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Bull Market Spirals City’s Assessed Value to More Than $600 Billion

LA WATCHDOG--We have the bad news, the good news, and the even better news. 

The bad news is that housing prices are increasing beyond the reach of many Angelenos. 

The good news is that homeowners are benefitting from higher valuations for their homes. 

The even better news, as far as the City Hall is concerned, is that revenues from property taxes are soaring. 

According to the County Assessor’s recent report, the value of the City’s 788,612 parcels increased to $611 billion, an astounding 7.6%, $43 billion bump from the prior year’s valuation of $568 billion.  

Based in the 1% tax rate as mandated by Proposition 13, Angelenos will pay $6.1 billion in real estate taxes, a $430 million increase from the prior year.  

Of this amount, about 25%, or $1.5 billion, will be allocated to the City while the bulk of the remaining 75% will be directed to LAUSD (Los Angeles Unified School District) and the County of Los Angeles. 

It is not surprising, then, that City Hall is approving a massive number of luxury, high rise developments throughout the City, the hell with the impact on our residential neighborhoods, on the stock of affordable housing, and on our already congested streets. 

Of course, this building spree is helped by generous campaign contributions from real estate developers, a situation that the Ethics Commission and the City Council refuse to address despite previous promises made in January 2017 to combat Measure S, the Neighborhood Integrity Initiative, that was on the March 2017 ballot.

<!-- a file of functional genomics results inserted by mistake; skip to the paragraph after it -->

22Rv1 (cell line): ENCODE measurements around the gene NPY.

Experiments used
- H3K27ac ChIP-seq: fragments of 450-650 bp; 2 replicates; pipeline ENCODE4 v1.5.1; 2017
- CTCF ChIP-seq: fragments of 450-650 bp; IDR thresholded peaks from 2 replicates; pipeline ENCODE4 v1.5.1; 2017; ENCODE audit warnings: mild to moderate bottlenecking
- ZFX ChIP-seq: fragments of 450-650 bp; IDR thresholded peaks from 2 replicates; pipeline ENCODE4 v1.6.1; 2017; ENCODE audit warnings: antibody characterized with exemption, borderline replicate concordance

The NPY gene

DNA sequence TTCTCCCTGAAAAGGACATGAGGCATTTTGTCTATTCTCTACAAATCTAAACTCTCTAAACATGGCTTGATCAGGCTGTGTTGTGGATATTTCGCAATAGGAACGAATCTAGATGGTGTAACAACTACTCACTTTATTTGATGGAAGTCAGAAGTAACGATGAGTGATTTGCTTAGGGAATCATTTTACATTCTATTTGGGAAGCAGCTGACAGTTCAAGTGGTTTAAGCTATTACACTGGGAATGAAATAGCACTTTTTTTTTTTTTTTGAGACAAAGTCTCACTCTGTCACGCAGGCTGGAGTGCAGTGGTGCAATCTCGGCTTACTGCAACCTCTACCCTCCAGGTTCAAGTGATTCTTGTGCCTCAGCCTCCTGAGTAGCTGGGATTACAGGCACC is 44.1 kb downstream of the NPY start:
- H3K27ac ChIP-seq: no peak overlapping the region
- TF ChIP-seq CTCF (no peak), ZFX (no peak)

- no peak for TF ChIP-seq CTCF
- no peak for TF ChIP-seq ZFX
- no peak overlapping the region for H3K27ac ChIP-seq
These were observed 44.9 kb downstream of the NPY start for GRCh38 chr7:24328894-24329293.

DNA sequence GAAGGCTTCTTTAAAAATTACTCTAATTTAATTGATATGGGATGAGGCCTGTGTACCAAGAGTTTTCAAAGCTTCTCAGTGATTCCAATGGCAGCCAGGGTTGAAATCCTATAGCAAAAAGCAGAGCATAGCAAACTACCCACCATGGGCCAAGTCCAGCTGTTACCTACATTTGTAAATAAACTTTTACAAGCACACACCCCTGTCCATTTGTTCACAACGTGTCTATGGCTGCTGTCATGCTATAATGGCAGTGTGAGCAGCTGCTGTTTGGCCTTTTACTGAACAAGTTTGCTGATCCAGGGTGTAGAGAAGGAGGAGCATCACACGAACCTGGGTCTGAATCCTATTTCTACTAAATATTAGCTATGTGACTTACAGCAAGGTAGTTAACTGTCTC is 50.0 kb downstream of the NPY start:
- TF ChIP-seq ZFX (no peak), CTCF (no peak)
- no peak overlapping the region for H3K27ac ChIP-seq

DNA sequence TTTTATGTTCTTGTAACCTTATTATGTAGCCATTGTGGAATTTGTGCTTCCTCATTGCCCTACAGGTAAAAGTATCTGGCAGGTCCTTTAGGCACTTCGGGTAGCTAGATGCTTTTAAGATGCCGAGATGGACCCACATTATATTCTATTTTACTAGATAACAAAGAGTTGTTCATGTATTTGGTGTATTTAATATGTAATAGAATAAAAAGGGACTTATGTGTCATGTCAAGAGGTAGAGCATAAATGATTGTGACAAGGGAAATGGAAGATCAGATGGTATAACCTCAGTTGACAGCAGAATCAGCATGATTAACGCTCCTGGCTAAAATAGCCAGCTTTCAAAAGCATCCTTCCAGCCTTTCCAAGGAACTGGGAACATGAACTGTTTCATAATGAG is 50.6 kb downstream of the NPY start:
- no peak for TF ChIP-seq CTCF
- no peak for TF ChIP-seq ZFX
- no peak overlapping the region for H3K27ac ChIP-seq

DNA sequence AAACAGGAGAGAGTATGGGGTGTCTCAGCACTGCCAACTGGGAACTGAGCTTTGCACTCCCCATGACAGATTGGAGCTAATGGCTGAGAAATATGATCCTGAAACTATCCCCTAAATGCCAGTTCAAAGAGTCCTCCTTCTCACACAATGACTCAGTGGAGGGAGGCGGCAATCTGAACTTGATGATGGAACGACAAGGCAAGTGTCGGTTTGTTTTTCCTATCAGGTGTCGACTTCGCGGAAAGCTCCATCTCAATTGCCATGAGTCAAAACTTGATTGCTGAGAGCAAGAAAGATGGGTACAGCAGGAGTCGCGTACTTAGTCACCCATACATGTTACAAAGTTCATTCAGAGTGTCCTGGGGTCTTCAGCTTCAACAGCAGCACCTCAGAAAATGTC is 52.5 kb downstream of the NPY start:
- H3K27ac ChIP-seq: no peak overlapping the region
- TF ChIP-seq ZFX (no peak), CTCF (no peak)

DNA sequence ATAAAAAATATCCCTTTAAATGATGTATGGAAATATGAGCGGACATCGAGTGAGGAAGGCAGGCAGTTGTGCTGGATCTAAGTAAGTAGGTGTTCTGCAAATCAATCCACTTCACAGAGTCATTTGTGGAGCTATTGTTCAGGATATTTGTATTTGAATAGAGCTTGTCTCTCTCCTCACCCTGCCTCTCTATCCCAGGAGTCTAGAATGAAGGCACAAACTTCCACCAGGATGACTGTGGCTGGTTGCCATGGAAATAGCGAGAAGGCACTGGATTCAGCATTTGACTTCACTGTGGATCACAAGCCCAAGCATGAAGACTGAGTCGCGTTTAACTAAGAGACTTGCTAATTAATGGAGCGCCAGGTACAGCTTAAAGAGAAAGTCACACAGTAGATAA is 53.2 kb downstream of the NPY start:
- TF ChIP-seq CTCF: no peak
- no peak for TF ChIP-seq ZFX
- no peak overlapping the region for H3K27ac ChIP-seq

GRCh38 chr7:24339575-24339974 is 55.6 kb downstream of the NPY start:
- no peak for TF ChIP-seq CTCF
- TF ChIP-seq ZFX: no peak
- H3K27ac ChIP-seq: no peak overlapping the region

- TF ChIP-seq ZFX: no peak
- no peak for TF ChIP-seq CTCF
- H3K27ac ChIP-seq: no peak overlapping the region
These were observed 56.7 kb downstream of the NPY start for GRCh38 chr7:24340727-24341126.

Over the last five years, the City’s Grand List has increased by almost 50%, from $441 billion to the previously mentioned $611 billion, a compounded growth rate of a very healthy 7% a year.  

This $170 billion increase in the assessed value resulted in an additional $425 million of tax revenue for the City over the last five years.  

Despite this influx of cash, along with more than $500 million from other selected taxes over the last five years, the City is still unable to balance its budget or eliminate the Structural Deficit. 

Eric, what the hell is going on? Is deficit spending part of your Presidential platform?

 

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[Note: Angelenos will also be paying additional taxes over and above the 1% rate.  This will increase our property tax bill by almost 25%.  Voted Indebtedness for LAUSD, the Community Colleges, the City’s General Obligation Bonds, and the Metropolitan Water District is responsible for 20% of the increase.  Direct Assessments consisting of eight parcel taxes account for about 5% of the increase.  Overall, these add-ons are estimated to total around $600 million.]

-cw